Friday, January 18, 2008

A Few Thoughtz: Abraham





Peace and blessings,


The motivation behind my decision to read this book came from a discussion I overheard two years ago between a group of orthodox Muslims and a Christian, all appearing to be males from the African diaspora. The only reason I heard part of their conversation (which dealt with similarities and differences between Christianity and orthodox Islam) was due to a mis-read on my part (I thought the group of brothas were freestyling so I got in the huddle to listen and hopefully spit a little something something myself, lol). After telling a friend of mine about the encounter and how it got me interested in the differences between Christianity and Islam, he (who is also a Christian) told me that it is believed that both religions emerged from Abraham's offspring: Christianity stemming from Isaac and orthodox Islam stemming from Ishmael. This resulted in me copping Bruce Feiler's "Abraham: A Journey to the Heart of Three Faiths" (2002) when I came across it at a book store shortly after.

This "synopsis" of the book (or of any books I have written about or will write about) is in no way meant to be detailed or exhaustive for one of two reasons. Either it has been a while since I read the book so many of the key points I initially wanted to address I forgot about; or because I do not feel like addressing everything about the book I enjoyed or had issues with. Whatever the case, the purpose of these synopses is for you to hopefully read some or all of it for yourselves and form your own opinions, because I think the books are worth reading. With that said, on with the (brief) synopsis...

The basic premise of the book is that three of the world's major religions, Christianity, Islam, and Judaism, stem from Abraham's offspring: Islam from Ishmael, and Christianity and Judaism from Isaac. Further, Feiler (2002) argues that some (or many) of the major similarities and differences between these three religions are reflected in their depictions of Abraham's life. For instance, one of the things I found striking is that whereas the Bible's depiction of Abraham focuses on his "adult" life, the Koran's depiction of Abraham, according to Feiler, contains sufficient information about his life as a child. Another example lies in way in which Feiler suggests that how each religion views Abraham's relationship with God sheds light on how that religion views the role of humans in relation to God. The bible's telling of Abraham's life stresses his enormous faith in God, whereas the Torah and Koran's telling of Abraham's life emphasizes Abraham's submission and obedience to one God.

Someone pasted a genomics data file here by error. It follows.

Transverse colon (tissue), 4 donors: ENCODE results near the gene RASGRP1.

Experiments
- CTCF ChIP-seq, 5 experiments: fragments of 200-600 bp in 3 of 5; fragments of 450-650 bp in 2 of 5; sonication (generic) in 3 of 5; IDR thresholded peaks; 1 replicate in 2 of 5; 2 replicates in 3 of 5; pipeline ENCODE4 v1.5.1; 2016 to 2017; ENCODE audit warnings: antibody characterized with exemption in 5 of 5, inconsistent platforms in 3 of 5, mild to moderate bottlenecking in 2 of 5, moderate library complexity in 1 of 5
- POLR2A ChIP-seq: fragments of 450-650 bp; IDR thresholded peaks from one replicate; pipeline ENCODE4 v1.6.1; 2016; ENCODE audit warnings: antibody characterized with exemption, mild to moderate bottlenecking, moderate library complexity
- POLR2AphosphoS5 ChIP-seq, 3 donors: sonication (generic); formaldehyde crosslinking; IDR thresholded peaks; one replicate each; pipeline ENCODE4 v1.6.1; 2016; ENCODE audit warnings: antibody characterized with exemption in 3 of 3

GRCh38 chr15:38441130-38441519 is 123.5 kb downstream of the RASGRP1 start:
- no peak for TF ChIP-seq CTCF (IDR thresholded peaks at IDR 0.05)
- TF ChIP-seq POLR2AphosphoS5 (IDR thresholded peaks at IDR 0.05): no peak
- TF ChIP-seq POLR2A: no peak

In addition to comparing and contrasting depictions of Abraham through each religion's canonical and ancient texts, Feiler also situates this discussion within the contemporary context of the current discourse about each of these religions. Contrary to the media's tendency to heighten differences and downplay similarities, Feiler does the opposite. While he gives considerable attention to the differences between these religions, he also gives much consideration to the similarities, in particular how each religion is at the core about promoting peace and unity, despite the presence and actions of fanatics in each. As a result, after reading the book I developed an increased sense of hope that one day, we will realize that in most if not all cases, there are more similarities than differences between us. I'll conclude with a quote from the book that I think sum's it up best:


"You could not have written a script that would say that today, after thousands of years, with all our technology and sophistication, we would still be fighting a war over this place (Jerusalem), over the legacy of Abraham. But the reason is that this is the place of relationship. This is not only the spot where it is possible to connect with God, it's the spot where you can connect with God only if you understand what it means to connect with one another. The relationship between a person and another human being is what creates and allows for a relationship with God. If you're not capable of living with each other and getting along with each other, then you're not capable of having a relationship with God. So the question is not whether God can bring peace into the world. The question is: Can we?"

-David Willna (p. 12)


Take care, God bless, and speekonit...

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